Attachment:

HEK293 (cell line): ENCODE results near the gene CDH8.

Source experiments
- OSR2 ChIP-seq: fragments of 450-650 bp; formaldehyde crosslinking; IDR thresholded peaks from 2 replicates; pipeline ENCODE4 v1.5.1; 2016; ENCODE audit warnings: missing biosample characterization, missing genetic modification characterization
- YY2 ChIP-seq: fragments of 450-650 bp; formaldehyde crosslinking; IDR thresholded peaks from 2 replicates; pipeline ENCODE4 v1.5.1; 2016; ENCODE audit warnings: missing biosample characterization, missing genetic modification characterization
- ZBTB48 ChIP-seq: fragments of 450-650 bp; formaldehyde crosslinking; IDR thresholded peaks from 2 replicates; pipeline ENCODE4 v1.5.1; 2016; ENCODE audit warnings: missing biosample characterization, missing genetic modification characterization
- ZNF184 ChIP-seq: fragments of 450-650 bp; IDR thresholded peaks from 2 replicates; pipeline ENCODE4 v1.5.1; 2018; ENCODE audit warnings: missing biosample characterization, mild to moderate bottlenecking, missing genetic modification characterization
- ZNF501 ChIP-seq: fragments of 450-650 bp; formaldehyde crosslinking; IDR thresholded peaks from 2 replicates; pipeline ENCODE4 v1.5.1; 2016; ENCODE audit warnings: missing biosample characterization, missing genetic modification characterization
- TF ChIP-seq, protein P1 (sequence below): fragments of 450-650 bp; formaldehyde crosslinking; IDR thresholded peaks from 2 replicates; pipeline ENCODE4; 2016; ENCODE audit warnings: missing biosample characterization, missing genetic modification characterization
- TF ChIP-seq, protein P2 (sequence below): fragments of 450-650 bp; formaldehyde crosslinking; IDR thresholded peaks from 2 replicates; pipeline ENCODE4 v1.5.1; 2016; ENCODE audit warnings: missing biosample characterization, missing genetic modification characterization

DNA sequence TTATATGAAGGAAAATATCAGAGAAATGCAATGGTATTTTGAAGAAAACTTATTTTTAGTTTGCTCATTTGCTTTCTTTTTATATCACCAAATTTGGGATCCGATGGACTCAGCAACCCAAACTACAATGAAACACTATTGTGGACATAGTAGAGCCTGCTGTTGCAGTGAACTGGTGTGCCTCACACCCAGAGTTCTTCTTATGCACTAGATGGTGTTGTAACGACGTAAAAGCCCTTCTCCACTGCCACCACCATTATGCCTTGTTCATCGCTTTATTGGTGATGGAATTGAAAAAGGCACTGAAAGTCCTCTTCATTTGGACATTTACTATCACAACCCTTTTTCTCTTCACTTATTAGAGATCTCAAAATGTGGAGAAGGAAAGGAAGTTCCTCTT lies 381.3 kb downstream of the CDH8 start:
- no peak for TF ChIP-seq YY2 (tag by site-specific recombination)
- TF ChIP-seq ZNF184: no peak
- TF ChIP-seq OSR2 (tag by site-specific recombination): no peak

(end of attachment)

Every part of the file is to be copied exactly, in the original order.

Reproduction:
HEK293 (cell line): ENCODE results near the gene CDH8.

Source experiments
- OSR2 ChIP-seq: fragments of 450-650 bp; formaldehyde crosslinking; IDR thresholded peaks from 2 replicates; pipeline ENCODE4 v1.5.1; 2016; ENCODE audit warnings: missing biosample characterization, missing genetic modification characterization
- YY2 ChIP-seq: fragments of 450-650 bp; formaldehyde crosslinking; IDR thresholded peaks from 2 replicates; pipeline ENCODE4 v1.5.1; 2016; ENCODE audit warnings: missing biosample characterization, missing genetic modification characterization
- ZBTB48 ChIP-seq: fragments of 450-650 bp; formaldehyde crosslinking; IDR thresholded peaks from 2 replicates; pipeline ENCODE4 v1.5.1; 2016; ENCODE audit warnings: missing biosample characterization, missing genetic modification characterization
- ZNF184 ChIP-seq: fragments of 450-650 bp; IDR thresholded peaks from 2 replicates; pipeline ENCODE4 v1.5.1; 2018; ENCODE audit warnings: missing biosample characterization, mild to moderate bottlenecking, missing genetic modification characterization
- ZNF501 ChIP-seq: fragments of 450-650 bp; formaldehyde crosslinking; IDR thresholded peaks from 2 replicates; pipeline ENCODE4 v1.5.1; 2016; ENCODE audit warnings: missing biosample characterization, missing genetic modification characterization
- TF ChIP-seq, protein P1 (sequence below): fragments of 450-650 bp; formaldehyde crosslinking; IDR thresholded peaks from 2 replicates; pipeline ENCODE4; 2016; ENCODE audit warnings: missing biosample characterization, missing genetic modification characterization
- TF ChIP-seq, protein P2 (sequence below): fragments of 450-650 bp; formaldehyde crosslinking; IDR thresholded peaks from 2 replicates; pipeline ENCODE4 v1.5.1; 2016; ENCODE audit warnings: missing biosample characterization, missing genetic modification characterization

DNA sequence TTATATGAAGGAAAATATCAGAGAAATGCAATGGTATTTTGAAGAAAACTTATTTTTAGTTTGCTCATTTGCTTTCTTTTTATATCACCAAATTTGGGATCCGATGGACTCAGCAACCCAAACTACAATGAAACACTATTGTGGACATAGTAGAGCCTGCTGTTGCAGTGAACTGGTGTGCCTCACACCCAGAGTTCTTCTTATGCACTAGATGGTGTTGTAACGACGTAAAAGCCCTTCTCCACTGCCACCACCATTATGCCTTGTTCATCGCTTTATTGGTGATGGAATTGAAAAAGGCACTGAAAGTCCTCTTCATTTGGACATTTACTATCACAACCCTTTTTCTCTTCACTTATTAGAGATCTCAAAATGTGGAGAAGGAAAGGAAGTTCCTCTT lies 381.3 kb downstream of the CDH8 start:
- no peak for TF ChIP-seq YY2 (tag by site-specific recombination)
- TF ChIP-seq ZNF184: no peak
- TF ChIP-seq OSR2 (tag by site-specific recombination): no peak